Liturgies of Life

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The readers of this Irregular Ideation most likely noticed that I was down and struggling a bit.  No doubt the prayers of my family and good friends have been heard.  While the neck and other issues linger, there has been a break in the form of some good news that has brought with it that glimmer of hope again.

These cycles of mood and emotional swings have been something that I’ve pondered.  Despite there being events that are involved, there is also this sort of rhythm and inevitability to these things.  The phase “what goes up must come down” comes to mind.  Sure, I’m probably on the more neurotic end of things, with higher highs and lower lows.  But most people, no matter how good or bad their life is compares to others, seem able to identify with these ebbs and flows.

I mean, we have that time before coffee in the morning then that time after where the brightest of the world returns.  There are those the weekly slow starts “a case of the Mondays” contrast with that euphoria of Fridays.  Then the longer cycling patterns tired to holidays or weather.  Has anyone else had encounters with SAD or Seasonal Effective Disorder?  Descriptions like “terrible twos” or “the midlife crisis” exist for a reason.  Is the “sophomore slump” real?  I think so.  

And there does seem to be a preordained nature to this all, like the seasons or how the sun rises and sets. 

This kind of constant change is confirmed in Scripture:

There is a time for everything, and a season for every activity under the heavens: a time to be born and a time to die, a time to plant and a time to uproot, a time to kill and a time to heal, a time to tear down and a time to build, a time to weep and a time to laugh, a time to mourn and a time to dance, a time to scatter stones and a time to gather them, a time to embrace and a time to refrain from embracing, a time to search and a time to give up, a time to keep and a time to throw away, a time to tear and a time to mend, a time to be silent and a time to speak, a time to love and a time to hate, a time for war and a time for peace.

(Ecclesiastes 3:1‭-‬8 NIV)

To me this is both beautiful and terrifying at the same time.  The woman who brought a man such joy in their youth may make him all the more lonely when the season of death and seperation comes.  The attributes that make a nation rise in prominence, say a focus on equality, can be the very thing that brings about their collapse once it finally does reach the top.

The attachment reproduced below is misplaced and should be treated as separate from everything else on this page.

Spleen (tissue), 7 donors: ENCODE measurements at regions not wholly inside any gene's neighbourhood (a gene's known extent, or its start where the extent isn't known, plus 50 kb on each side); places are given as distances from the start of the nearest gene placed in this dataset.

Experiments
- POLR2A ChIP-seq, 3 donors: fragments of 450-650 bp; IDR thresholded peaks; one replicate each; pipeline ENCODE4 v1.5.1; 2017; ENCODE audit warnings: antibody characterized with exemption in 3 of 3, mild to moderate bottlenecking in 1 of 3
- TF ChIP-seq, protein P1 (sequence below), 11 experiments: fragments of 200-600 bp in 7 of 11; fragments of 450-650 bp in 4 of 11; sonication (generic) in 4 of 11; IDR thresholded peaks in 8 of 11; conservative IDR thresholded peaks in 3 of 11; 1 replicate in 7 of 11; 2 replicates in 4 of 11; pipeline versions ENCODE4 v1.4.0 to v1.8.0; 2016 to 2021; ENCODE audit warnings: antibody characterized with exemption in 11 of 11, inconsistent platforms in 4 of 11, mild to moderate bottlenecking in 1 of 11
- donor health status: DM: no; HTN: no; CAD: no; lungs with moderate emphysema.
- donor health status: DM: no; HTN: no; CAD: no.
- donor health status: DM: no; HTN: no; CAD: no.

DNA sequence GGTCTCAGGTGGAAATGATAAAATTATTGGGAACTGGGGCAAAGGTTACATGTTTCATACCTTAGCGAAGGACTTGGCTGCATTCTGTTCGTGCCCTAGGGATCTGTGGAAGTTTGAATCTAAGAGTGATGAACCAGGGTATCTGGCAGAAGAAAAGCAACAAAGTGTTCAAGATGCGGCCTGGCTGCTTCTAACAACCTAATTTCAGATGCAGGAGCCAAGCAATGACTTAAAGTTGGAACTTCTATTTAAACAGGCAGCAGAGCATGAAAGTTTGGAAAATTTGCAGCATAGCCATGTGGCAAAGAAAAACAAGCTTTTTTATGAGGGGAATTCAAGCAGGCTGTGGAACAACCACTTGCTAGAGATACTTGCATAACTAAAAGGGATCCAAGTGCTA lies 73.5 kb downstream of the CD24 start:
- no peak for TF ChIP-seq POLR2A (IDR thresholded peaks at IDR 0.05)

Not to say that any of this is meted out evenly across board either, some do have it easier or a higher baseline mood and others not as fortunate, nevertheless there are patterns.  

Bigger dreams lead to bigger despair.  But a harder struggle can also lead to greater joy and a more wonderful triumph for the faithful than those who lived for their own comfort.  There is balance, there is growth, larger and smaller patterns, a predictability that seems could be modeled.  How it plays out across groups of people is also a fascination of mine.

My own thought is that we could probably remove the triggering events and still end up with the same patterns in the end. 

In other words, there would have been a world war even if the Archduke Franz Ferdinand had not been assassinated, my disenchantment with the Mennonite denomination would have eventually boiled over even if not for the same specific reasons, and Elon Musk’s Twitter account isn’t the reason the crypto market dropped from those all time highs either.

First, Let Me Talk About Stocks…

If cycles of human emotion could be mapped out, the stock market might be the place to start.  The euphoria of a “bull” market and seeming endless pessimism of a “bear” market show how our emotions, collectively, shape the direction or mood of the market.  But it is more than just random noise, it is a complex dance of feelings and facts, that produces the ‘right’ price in the end.  It can often be algorithmically predicted.

A little story, for example, of how it works: I have bought and sold Dogecoin over the past few months.  My first purchase, in December, at a cost of $1000 then, would have been worth hundreds of thousands at the peak.  I sold it for a small gain.  But later, as not to miss out, I bought in again, and saw my portfolio balloon when the “meme coin” finally caught fire.  However, over the past few months, things haven’t been too good and the price was going down and down.